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Prevent Knee Injury in Cheer and Dance

By Edited Apr 25, 2014 0 0

Knee Injury Can Prevent Optimal Performance

Condition Your Muscles to Learn How to Prevent Knee Injury

Cheerleading, dance, gymnastics and skating require hard work and demand athletes participating in these sports to exhibit strength, good timing, balance and extreme flexibility. Like other competitive athletes, dancers and cheerleaders should train to build strength and flexibility to prevent injury.  A leg muscle or tendon can lead to the most common complaint a sports physician or trainer sees, known as an overuse injury of the knee. 

Signs of Overuse Injury of the Knees

If you are a cheerleader or dancer that feels aching in the front of your knees and a sharp pain on the inside of your right or left knee when you jump, you are likely suffering from an overuse injury of the knee. The problem usually occurs after a couple of week of continuous stress on the knees, such as consistent practicing or performance.  In some circumstances, overuse and stress on the knees can cause a dancer or cheerleader to refrain from practice or performance until knees are rehabilitated and rested.


Fortunately, you can prevent knee injury by training properly.  Strong quadriceps and hamstring muscles assist in stabilizing the kneecap and ligaments that make the knee bend and extend properly.  If you incorporate the following exercises in your daily routine, you will help improve your strength and flexibility of your knees.  As you engage in these exercises, stretch consistently to increase your flexibility.  Never bounce and hold each stretch to the point of resistance, but not pain.  Work slowly and keep your breathing steady.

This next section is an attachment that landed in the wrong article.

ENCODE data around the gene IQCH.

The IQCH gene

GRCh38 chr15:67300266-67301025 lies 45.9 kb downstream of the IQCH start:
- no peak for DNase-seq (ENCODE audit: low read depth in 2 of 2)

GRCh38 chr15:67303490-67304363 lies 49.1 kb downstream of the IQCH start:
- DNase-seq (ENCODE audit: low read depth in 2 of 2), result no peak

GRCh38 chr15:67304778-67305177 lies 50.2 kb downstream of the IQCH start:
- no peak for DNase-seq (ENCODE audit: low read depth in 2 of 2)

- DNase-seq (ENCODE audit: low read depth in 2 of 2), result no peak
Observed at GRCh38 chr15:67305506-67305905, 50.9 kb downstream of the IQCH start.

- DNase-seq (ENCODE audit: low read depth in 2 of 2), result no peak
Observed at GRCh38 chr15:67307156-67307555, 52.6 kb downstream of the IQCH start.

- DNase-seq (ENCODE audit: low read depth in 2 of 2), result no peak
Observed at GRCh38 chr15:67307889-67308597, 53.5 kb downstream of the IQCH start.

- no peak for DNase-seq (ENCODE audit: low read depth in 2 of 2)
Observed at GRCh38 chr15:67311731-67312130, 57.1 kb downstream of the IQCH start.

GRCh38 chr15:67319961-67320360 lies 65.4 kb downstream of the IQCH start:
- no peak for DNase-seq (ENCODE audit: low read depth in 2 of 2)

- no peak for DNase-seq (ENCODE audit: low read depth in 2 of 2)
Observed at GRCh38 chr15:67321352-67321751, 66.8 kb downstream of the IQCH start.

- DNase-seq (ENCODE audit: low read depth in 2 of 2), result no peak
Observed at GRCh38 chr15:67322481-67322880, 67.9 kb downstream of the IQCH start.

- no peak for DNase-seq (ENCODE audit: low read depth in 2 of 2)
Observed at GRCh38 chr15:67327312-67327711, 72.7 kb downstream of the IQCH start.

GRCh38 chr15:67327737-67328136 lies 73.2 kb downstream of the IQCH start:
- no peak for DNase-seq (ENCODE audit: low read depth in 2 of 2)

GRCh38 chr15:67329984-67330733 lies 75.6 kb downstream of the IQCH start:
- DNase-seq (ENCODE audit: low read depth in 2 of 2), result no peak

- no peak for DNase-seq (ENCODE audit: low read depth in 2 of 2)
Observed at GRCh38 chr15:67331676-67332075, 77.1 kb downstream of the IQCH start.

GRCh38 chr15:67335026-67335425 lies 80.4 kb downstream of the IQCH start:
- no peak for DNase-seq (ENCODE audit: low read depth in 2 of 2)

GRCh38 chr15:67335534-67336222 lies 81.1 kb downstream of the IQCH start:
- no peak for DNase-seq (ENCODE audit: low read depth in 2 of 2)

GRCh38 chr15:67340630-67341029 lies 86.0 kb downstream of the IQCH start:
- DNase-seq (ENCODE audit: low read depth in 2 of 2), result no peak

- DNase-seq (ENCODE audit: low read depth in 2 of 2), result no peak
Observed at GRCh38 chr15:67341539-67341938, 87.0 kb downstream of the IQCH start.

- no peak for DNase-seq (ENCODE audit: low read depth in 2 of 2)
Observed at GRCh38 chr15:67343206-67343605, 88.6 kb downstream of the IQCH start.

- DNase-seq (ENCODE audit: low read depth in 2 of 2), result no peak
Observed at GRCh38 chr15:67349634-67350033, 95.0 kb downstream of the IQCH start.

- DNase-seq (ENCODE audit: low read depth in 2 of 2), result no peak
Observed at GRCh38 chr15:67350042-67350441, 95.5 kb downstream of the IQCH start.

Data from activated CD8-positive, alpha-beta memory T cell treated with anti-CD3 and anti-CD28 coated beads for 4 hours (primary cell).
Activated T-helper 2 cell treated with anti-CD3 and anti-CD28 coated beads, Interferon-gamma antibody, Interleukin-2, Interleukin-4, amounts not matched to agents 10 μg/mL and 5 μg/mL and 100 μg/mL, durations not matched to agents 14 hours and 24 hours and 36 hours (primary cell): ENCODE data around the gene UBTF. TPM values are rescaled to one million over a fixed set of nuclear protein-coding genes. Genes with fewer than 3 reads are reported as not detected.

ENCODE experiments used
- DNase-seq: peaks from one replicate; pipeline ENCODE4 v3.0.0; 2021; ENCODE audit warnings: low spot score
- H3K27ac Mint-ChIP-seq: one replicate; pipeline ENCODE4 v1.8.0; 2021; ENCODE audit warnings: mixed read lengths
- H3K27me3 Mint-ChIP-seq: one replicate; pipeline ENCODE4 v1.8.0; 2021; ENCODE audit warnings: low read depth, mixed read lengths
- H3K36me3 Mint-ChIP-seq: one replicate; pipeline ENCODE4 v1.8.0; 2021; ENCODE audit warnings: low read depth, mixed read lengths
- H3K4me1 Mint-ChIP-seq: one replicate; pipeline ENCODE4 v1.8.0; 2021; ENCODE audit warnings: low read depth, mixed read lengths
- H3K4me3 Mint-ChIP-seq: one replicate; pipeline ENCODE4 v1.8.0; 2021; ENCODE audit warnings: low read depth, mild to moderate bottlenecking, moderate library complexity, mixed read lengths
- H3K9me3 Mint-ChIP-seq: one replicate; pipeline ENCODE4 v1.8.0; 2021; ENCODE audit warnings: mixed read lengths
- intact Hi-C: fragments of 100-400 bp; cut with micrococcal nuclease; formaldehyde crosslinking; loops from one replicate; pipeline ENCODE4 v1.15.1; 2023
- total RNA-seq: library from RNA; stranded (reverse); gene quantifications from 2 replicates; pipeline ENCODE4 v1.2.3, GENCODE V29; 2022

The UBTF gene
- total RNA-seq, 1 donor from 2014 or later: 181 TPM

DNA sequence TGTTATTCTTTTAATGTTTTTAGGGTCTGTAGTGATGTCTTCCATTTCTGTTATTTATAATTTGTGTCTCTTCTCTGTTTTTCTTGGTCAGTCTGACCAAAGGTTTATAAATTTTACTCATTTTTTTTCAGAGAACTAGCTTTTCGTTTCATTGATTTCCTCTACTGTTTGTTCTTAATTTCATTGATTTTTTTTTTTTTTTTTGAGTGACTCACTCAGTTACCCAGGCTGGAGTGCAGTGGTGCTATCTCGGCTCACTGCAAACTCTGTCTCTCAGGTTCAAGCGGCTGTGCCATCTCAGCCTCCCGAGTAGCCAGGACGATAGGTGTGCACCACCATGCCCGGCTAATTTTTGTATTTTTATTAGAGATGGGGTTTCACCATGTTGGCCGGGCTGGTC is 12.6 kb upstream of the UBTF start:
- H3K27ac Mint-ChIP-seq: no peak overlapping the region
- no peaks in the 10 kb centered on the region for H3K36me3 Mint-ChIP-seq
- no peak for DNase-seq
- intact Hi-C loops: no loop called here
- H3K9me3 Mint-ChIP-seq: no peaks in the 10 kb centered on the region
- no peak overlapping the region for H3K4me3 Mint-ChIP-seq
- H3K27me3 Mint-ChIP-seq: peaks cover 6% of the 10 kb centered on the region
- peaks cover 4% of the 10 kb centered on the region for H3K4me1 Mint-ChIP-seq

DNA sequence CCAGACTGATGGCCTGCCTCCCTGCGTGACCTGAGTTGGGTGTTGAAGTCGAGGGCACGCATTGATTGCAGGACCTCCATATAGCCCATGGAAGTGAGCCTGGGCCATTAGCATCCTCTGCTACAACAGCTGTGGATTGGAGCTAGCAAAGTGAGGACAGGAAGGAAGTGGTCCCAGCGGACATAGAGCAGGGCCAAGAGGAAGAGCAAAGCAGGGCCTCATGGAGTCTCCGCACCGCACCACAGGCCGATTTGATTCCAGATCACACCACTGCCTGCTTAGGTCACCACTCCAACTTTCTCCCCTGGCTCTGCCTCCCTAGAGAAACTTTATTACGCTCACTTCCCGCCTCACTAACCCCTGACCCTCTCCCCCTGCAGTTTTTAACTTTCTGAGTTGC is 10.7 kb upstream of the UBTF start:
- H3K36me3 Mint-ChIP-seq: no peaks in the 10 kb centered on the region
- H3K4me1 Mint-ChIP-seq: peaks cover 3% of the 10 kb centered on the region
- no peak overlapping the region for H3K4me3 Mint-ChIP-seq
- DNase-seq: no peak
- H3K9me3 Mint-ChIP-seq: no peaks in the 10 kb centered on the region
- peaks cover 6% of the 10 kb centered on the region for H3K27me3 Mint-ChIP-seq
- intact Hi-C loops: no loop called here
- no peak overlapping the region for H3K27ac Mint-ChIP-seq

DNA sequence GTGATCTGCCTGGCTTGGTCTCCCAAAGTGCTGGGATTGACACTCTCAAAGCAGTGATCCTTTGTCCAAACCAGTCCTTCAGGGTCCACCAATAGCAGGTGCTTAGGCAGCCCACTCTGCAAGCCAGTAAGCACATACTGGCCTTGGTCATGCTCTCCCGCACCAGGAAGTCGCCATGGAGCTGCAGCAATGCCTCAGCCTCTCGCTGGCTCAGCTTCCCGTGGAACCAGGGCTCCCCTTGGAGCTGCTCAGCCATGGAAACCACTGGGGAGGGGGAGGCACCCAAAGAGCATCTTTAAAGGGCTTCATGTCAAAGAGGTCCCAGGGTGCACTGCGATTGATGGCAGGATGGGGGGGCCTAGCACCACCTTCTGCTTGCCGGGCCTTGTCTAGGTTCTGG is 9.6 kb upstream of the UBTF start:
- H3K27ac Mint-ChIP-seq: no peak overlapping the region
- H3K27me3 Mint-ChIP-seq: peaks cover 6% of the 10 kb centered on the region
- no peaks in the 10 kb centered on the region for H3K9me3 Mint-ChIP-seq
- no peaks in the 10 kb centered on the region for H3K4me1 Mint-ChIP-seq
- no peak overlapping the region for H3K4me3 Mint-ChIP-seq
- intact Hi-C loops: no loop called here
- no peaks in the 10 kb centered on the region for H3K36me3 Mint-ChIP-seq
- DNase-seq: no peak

1. Pillow Push

Engage in the pillow push exercise by sitting on the floor with a folded pillow underneath your knee.  Tighten your quadriceps muscle by pushing down on the pillow with the back of your knee. Count slowly to five, contracting harder with each count. Rest for a few seconds and continue by doing two sets of ten.

 2. Straight Leg Raises

Engage in the straight leg raises by sitting or lying with your legs out in front of you and your knees straight. Lift your leg up a few inches and hold for 15 seconds.  Relax and repeat with each leg for a total of three to five minutes.  Make sure to perform an equal amount of leg lifts for each leg to promote optimal balance and body symmetry.

3. Bent Leg Resistance

Engage in the bent leg resistance exercise by sitting in a chair high enough so your leg can swing without your foot touching the ground.  Attach a five pound ankle weight to your ankle and fully extend your leg.  Gradually, bend your knee to complete a full range of motion. Focus on the quad muscle and feel the muscle contract as you extend the leg.  Complete three sets of 10 repetitions with each leg. 

Prevent knee injury in cheer and dance by becoming a conditioned athlete and engaging in these exercises daily.  Recognize that muscle groups in a particular sport need to be trained and properly conditioned. Successful running, jumping and tumbling depend on strong knees and balanced muscle tone.   



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